Halogen

Halogen

Definition

Halogens (or halogen elements) are any of a group of five nonmetallic elements with similar properties. The halogens are fluorine, chlorine, bromine, iodine, and astatine. The artificially created element 117 (tennessine, Ts) may also be a halogen. In the modern IUPAC nomenclature, this group is known as group 17. The symbol X is often used generically to refer to any halogen.

The term “halogen” means “salt-former” and compounds containing halogens are called “salts”. All halogens have 7 electrons in their outer shells, giving them an oxidation number of -1.

All of the halogens form acids when bonded to hydrogen. Most halogens are typically produced from minerals or salts. The middle halogen, that is chlorine, bromine and iodine, are often used as disinfectants. Organobromides are the most important class of flame retardants. Elemental halogens are dangerously to potentially lethally toxic.

 

Production of Halogen

The percentages of the halogens in the igneous rocks of Earth’s crust are 0.06 fluorine, 0.031 chlorine, 0.00016 bromine, and 0.00003 iodine. Astatine and tennessine do not occur in nature, because they consist of only short-lived radioactive isotopes.

Approximately six million metric tons of the fluorine mineral fluorite are produced each year. Four hundred-thousand metric tons of hydrofluoric acids are made each year. Fluorine gas is made from hydrofluoric acid produced as a by-product in phosphoric acid manufacture. Approximately 15,000 metric tons of fluorine gases are made per year. The halogen atoms carry seven valence electrons in their outermost electron shell.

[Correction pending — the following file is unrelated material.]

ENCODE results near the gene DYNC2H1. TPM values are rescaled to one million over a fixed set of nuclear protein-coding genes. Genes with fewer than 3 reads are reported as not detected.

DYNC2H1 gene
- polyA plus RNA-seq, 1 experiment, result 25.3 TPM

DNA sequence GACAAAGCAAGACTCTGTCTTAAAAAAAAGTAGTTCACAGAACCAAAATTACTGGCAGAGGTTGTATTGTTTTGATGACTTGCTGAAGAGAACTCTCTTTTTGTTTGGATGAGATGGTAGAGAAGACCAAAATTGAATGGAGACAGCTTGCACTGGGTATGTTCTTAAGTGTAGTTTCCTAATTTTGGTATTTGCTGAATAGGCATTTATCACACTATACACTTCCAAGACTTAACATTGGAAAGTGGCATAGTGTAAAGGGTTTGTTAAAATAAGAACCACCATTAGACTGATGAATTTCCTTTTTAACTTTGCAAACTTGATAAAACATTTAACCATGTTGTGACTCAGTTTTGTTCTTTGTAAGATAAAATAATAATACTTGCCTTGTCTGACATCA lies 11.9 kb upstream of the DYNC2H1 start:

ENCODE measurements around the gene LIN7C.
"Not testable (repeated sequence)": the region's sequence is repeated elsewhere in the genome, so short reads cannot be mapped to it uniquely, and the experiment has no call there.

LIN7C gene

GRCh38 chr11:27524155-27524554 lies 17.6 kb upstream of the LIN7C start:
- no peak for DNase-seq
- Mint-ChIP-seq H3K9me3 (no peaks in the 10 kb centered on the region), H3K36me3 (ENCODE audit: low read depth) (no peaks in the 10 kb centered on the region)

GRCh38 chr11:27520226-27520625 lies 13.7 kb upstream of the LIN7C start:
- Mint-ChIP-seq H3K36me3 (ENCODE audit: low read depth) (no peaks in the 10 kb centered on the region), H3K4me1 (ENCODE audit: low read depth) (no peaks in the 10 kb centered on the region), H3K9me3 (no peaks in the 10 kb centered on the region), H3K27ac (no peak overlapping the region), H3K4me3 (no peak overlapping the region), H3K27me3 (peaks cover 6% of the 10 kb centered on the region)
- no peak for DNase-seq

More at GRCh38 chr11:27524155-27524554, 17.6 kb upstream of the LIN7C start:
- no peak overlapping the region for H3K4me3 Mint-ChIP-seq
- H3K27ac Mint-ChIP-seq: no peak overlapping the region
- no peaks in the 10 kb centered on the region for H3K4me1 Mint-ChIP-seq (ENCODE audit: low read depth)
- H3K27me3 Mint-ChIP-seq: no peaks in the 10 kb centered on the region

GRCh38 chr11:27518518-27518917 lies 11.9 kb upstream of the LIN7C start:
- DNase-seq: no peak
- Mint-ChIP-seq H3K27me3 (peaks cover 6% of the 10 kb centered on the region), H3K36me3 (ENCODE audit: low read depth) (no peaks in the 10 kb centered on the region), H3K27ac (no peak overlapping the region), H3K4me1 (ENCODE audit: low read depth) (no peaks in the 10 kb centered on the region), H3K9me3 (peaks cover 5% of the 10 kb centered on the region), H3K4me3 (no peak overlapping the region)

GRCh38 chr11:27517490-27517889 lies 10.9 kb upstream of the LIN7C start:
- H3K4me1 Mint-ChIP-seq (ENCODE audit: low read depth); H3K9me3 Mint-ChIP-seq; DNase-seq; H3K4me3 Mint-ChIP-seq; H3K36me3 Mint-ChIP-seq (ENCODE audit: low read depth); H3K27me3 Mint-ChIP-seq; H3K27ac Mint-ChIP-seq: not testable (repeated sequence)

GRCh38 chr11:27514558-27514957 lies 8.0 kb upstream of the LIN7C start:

Properties and Applications of Halogen

Halogens show great resemblances to one another in their general chemical behaviour and in the properties of their compounds with other elements. Halogens are nonmetals in group 17 (or VII) of the periodic table. Down the group, atom size increases. As a diatomic molecule, fluorine has the weakest bond due to repulsion between electrons of the small atoms.

Probably the most important generalization that can be made about the halogen elements is that they are all oxidizing agents; i.e., they raise the oxidation state, or oxidation number, of other elements a property that used to be equated with combination with oxygen but that is now interpreted in terms of transfer of electrons from one atom to another.

Fluoride can be found in many everyday products, including toothpaste, vitamin supplements, baby formulas, and even public water. However, overconsumption of fluoride can be fatal.

Chlorine accounts for about 0.15 percent of human body weight and plays several important roles in the body’s functioning. Compounds of both chlorine and bromine are used as disinfectants for sterilization.

Iodine is essential for the functioning of the body’s thyroid gland. Without iodine, thyroid hormones cannot be produced, which leads to hypothyroidism.

Drug candidates that have incorporated halogen atoms are usually more lipophilic and less water-soluble than their analogues, and so have improved penetration through lipid membranes and tissues. Because of this, some halogenated drugs can accumulate in adipose tissue.

Polyhalogenated compounds (PHCs) are highly reactive and also bioaccumulate in humans; some of them have toxic and carcinogenic properties. PHCs are used in a vast array of manufactured products and in pest control.

Halogen lamps are a type of incandescent lamp using a tungsten filament in bulbs that have small amounts of a halogen, such as iodine or bromine added. The chemical reactivity of halogen atoms depends on both their point of attachment to the lead and the nature of the halogen. Aromatic halogen groups are far less reactive than aliphatic halogen groups, which can exhibit considerable chemical reactivity.

 

Reference: dictionary.combritannica.comboundless.com, wikipedia.